Moussaoui’s lawyers are left with what I have called “the abuse excuse,” the tactic by which criminal defendants claim a history of abuse as an excuse for violent retaliation. The trouble with this tactic is that, if the jurors think about it, they will realize that it doesn’t make much logical sense. Lots of people of Middle Eastern and North African descent grew up in France. Lots were raised in poverty. Many faced racial or religious discrimination, or otherwise experienced difficult childhoods of some sort of another. But only a tiny minority of those who experienced those conditions, and sometimes much worse, grew up to participate in conspiracies to murder thousands of people by terrorism. According to the New York Times, the prosecution has already highlighted this point. In his cross-examination of Moussaoui’s sister, Assistant U.S. Attorney David J. Novak noted that their brother, Abd Samad, who “endured the same difficult home environment,” is now a “successful engineering teacher in France and not a terrorist.”
In addition to the illogic of the abuse excuse, it poses the threat that, if taken seriously, it could have dire consequences for precisely the people “represented” by the defendant. If you accept the notion that someone is less responsible for his actions based on his demographics, socioeconomics, or history, you are also making the case for racial profiling and a slew of liberty-curtailing state actions, such as the surveillance and preventive detentions of entire categories of people. After all, what Moussaoui’s defense team is essentially alleging is that Moussaoui is not as morally culpable as he might otherwise be, because poor Muslim immigrants are not capable of controlling their rage. It is a profoundly anti-Muslim and anti-immigrant position. The abuse excuse is always a two-edged sword: It might help a particular defendant, but it is bad for the groups to which that defendant belongs, and it is bad for the society that loses the capacity to demand personal accountability from all its members.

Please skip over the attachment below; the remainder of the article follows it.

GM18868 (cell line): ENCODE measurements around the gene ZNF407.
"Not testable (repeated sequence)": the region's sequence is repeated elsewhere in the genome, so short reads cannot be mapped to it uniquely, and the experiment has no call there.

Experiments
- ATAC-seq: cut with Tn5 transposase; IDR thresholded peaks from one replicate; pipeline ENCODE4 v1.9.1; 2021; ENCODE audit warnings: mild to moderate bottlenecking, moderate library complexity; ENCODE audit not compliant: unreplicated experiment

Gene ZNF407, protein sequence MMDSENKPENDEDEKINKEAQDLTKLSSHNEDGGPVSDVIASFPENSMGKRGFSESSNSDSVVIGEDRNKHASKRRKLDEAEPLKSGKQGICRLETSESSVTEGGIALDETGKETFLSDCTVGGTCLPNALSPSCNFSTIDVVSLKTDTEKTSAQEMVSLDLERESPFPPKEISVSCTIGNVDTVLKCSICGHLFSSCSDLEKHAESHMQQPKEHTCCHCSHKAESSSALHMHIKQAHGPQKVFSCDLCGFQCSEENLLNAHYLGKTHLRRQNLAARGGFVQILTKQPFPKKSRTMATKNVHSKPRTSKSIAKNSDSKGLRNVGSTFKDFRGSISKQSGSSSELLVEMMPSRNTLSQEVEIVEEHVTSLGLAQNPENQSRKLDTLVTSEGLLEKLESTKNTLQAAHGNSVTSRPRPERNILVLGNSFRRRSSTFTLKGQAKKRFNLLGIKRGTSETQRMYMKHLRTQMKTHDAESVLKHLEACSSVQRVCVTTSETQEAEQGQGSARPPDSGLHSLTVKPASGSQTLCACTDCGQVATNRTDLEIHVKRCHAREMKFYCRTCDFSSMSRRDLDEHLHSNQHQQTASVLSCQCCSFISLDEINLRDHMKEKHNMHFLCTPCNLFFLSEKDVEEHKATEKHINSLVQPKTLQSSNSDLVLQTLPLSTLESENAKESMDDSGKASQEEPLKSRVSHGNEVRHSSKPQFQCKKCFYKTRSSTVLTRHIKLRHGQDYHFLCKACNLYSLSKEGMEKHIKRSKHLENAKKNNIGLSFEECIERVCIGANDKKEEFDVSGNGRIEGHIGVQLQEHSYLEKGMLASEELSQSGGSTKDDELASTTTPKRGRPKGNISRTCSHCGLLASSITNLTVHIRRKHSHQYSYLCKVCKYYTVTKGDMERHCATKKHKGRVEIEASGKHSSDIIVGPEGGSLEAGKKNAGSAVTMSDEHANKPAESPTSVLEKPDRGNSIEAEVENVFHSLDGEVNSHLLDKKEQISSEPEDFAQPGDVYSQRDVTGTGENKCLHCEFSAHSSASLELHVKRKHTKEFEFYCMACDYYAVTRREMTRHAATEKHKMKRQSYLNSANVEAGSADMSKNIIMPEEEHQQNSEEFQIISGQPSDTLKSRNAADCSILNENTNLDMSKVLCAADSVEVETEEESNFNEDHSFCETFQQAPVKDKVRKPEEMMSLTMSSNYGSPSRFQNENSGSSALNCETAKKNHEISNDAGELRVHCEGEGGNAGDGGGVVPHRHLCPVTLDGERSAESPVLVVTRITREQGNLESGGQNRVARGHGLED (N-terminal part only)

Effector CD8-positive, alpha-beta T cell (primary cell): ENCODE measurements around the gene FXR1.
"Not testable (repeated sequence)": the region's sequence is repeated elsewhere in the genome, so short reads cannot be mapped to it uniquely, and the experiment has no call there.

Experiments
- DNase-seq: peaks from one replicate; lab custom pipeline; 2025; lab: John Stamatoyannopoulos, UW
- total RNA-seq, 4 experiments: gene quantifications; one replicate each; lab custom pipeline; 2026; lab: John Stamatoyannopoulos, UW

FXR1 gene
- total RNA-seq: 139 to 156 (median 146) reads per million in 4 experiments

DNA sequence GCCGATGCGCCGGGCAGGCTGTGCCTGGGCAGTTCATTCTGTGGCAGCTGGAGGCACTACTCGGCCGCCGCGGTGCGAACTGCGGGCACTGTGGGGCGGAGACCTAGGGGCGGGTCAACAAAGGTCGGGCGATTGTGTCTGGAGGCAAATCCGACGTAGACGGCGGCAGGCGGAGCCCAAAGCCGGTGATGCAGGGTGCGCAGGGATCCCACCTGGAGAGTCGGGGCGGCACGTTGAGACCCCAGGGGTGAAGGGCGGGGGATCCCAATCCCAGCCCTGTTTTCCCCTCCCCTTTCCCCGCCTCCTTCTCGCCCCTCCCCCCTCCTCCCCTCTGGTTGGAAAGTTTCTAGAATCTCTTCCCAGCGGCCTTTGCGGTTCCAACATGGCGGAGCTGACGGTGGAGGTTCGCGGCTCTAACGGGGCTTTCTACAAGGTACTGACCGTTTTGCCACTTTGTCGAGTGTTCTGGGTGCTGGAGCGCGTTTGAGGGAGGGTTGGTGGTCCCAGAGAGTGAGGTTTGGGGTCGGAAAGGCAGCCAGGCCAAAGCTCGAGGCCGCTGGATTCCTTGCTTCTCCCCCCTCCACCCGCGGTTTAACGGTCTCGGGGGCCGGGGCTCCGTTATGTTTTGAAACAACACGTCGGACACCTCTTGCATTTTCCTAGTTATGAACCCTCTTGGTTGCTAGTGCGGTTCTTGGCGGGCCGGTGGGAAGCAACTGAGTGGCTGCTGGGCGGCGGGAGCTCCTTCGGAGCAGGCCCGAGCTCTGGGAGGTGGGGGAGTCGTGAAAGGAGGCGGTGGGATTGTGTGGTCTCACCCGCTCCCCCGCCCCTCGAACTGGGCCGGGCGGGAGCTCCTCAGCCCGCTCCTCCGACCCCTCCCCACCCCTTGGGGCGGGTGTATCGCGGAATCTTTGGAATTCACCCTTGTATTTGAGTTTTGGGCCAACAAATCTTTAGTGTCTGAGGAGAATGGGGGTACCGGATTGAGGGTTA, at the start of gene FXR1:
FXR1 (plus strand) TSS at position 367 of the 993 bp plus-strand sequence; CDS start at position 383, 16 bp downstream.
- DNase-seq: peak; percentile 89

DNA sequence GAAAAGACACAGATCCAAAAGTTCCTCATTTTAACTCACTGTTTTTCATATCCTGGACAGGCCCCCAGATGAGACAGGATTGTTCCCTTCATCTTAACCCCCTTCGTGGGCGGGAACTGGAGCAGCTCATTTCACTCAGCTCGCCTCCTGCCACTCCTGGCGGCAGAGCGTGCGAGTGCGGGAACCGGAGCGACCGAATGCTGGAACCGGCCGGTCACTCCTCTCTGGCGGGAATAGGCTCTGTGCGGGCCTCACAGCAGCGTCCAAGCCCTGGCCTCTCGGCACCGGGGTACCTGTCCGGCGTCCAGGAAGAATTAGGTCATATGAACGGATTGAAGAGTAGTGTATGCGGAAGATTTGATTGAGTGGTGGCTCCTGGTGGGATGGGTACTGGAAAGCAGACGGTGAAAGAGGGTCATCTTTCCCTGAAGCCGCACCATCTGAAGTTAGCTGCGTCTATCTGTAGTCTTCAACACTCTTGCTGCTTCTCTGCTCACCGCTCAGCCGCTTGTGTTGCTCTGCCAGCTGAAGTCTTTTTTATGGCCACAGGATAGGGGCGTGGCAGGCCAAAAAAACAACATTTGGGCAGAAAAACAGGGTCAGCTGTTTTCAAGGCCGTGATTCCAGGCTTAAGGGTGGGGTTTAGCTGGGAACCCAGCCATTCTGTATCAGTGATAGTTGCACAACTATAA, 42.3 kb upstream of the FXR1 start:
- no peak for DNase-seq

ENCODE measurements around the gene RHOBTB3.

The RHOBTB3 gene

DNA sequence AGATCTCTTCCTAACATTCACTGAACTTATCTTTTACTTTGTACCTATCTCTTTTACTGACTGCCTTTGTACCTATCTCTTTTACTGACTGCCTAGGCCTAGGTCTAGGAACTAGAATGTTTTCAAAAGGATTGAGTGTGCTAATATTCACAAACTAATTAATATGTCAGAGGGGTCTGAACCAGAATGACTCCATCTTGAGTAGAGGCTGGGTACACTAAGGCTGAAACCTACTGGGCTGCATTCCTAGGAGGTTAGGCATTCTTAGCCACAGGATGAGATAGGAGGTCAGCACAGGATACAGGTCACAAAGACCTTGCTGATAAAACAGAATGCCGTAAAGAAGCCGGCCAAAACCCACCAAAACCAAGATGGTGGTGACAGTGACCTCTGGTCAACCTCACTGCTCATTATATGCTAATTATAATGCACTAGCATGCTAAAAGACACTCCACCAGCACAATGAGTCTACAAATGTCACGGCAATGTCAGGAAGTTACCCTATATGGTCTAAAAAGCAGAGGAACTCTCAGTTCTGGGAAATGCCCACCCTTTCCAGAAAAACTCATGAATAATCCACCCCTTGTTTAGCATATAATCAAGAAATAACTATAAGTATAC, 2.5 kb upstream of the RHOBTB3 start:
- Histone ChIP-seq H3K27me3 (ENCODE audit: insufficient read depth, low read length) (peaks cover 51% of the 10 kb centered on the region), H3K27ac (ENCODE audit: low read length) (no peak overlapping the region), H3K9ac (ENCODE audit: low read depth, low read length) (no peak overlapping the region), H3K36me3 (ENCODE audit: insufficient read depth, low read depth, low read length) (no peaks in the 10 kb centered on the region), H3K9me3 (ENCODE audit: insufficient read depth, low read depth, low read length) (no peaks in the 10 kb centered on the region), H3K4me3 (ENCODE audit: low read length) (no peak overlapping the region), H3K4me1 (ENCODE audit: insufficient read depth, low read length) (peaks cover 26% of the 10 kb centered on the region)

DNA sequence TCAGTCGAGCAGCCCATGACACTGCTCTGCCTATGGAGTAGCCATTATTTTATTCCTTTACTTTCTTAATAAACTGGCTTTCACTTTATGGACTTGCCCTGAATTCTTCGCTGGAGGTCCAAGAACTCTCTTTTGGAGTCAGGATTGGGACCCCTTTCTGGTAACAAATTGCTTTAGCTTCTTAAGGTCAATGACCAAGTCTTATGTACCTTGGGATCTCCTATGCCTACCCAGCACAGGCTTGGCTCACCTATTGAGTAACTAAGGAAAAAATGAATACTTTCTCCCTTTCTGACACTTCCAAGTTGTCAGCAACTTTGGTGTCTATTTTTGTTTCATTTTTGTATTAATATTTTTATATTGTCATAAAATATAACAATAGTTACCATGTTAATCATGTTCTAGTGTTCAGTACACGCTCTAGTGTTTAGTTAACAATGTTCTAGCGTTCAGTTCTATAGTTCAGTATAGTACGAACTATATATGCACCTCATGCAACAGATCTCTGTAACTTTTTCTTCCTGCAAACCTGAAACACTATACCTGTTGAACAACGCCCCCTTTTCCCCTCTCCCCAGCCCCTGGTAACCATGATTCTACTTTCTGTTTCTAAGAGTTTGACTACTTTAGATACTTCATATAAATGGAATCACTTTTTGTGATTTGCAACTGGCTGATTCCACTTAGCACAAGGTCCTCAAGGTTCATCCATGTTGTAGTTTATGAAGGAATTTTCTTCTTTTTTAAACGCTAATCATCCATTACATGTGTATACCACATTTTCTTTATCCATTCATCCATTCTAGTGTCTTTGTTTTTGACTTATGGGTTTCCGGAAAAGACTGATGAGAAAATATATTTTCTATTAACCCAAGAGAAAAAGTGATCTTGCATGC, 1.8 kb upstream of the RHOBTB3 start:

American courts have closely circumscribed the types of abuse excuses available to criminal defendants. Battered-woman syndrome has achieved the most success. Though BWS’s existence is controversial within the medical community, courts generally allow expert testimony to explain why a battered woman could not simply leave her batterer. Other proffered excuses, such as the “urban survival syndrome,” the “black rage” defense (as per William Kunstler’s coining), Cherambault-Kandinsky Syndrome (AKA “lovesickness”), “fan obsession syndrome,” “football widow syndrome,” “Gone with the Wind syndrome” (the perception that violent rape is consensual), “premenstrual stress syndrome,” “adopted child syndrome,” and “Holocaust survival syndrome,” have been markedly less well-received by the courts. All these newly minted “syndromes” share similarly vague psychobabble symptoms: disaffection, marginalization, and stigmatization. And these are the same words that are now being used to characterize Moussaoui.
We might call Moussaoui’s alleged condition the “impoverished French Muslim syndrome.” To be sure, that status signifies a difficult environment in which to live. But it is not really a medical syndrome, and it hardly diminishes one’s culpability for violence and terrorism.
I am against the death penalty, and I hope that the jury will not vote to execute Moussaoui. But I also hope that the jury will not use his race, nationality, and childhood as the hooks upon which to hang its clemency. As Moussaoui has commented on his defense lawyer’s strategy: “A lot of American B.S!”
On that point, and that point alone, Mr. Moussaoui and I agree.